Fun, Fun, Fun
By John A. Dodds
Nobody has taken my T-bird away yet, but that time might be fast approaching. It's hard to believe that it's been about 17 and a half years since I drove that car home from Koons Ford in Falls Church. And it's still running. Well, sort of. I drove it up to Pennsylvania several weeks ago and left it at a small gas station near my sister's house to get a diagnosis. The theory is that it would be cheaper to have it fixed up there. I don't have a picture of the car, at least not one I'd like to put on the web. The car we're talking about is a 1987 Thunderbird turbo coupe like the one pictured at right. Except my car is silver. Actually, it was silver. Over the years, it has faded to a light primer gray.
Life is not fair. Last Saturday was a great day to go trail running. I didn't get to go. Instead, I went to a junkyard in Maryland looking for spare parts for my car. While others in the VHTRC are spending a gazillion dollars on new luxury SUVs, I have to scrounge around a junkyard looking for spare parts. I could go back to Koons Ford except that a number of parts are no longer in the Ford distribution system.
High maintenance. At a restaurant recently, my daughter (age 10) asked me what "maintenance" meant. I told her it meant "fix up" like maintenance on a house or on a car. She looked confused, so I asked her to use the word in a sentence. She said that the man sitting at the next table said some woman was "high maintenance." I told her that meant that the woman wanted to have someone pay a lot of attention to her. It applies to men as well. A good example of high maintenance is Bob Phillips. Last summer after Bighorn, several of us were walking down the main street in Cody, Wyoming on our way to dinner. When we came to the Harley Davidson store, Tom told us to go on ahead as he wanted to go in the store. I asked him what he was looking for, and he said he wanted to get a shot glass for Bob from the local Harley club. And so he did. Apparently, collecting Harley shot glasses is some kind of cool thing to do.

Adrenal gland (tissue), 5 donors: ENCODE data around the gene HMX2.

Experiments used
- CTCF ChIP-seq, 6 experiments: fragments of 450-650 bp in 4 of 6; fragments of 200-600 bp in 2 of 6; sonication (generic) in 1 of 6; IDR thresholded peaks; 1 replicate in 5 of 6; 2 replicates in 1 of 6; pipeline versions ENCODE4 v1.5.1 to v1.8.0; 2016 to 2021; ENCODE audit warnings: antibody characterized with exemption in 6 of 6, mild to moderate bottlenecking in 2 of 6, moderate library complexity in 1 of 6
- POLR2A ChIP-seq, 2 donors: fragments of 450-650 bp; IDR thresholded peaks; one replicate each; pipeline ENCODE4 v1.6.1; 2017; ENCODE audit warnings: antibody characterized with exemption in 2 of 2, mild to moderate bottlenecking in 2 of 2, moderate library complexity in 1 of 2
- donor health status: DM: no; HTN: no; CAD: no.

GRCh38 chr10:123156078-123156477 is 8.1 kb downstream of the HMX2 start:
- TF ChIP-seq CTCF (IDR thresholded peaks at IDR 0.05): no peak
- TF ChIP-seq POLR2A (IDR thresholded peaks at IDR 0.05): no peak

Not to be outdone, when five of us were driving back to Phoenix from the Grand Canyon last month, I had Ken Hubbard pull off I-40 in Belmont, AZ so we could go to the Harley store. I bought both Tom and Bob shot glasses. So, if you ever go over to their houses, I want you to admire their shot glass collections. I must admit that we had to park out back of the store in Belmont because it just isn't (I should say "ain't") the right thing to do to drive up to a Harley place in a minivan.
Field of dreams. I went to the junkyard near Smithsburg, MD because I had called in advance looking for a 1987 T-bird. I was surprised when I was told they had just gotten one in. It seems that the car had an electrical short that kept draining the battery, and the owner didn't want to spend any more money on the car. That was just one of the problems with my car. I thought I'd go take a look at it since it wasn't at the junkyard because it was in a wreck. I don't know about you, but I've never been to a junkyard before. This one had cars for about as far as you can see. Here's a picture of just part of the place.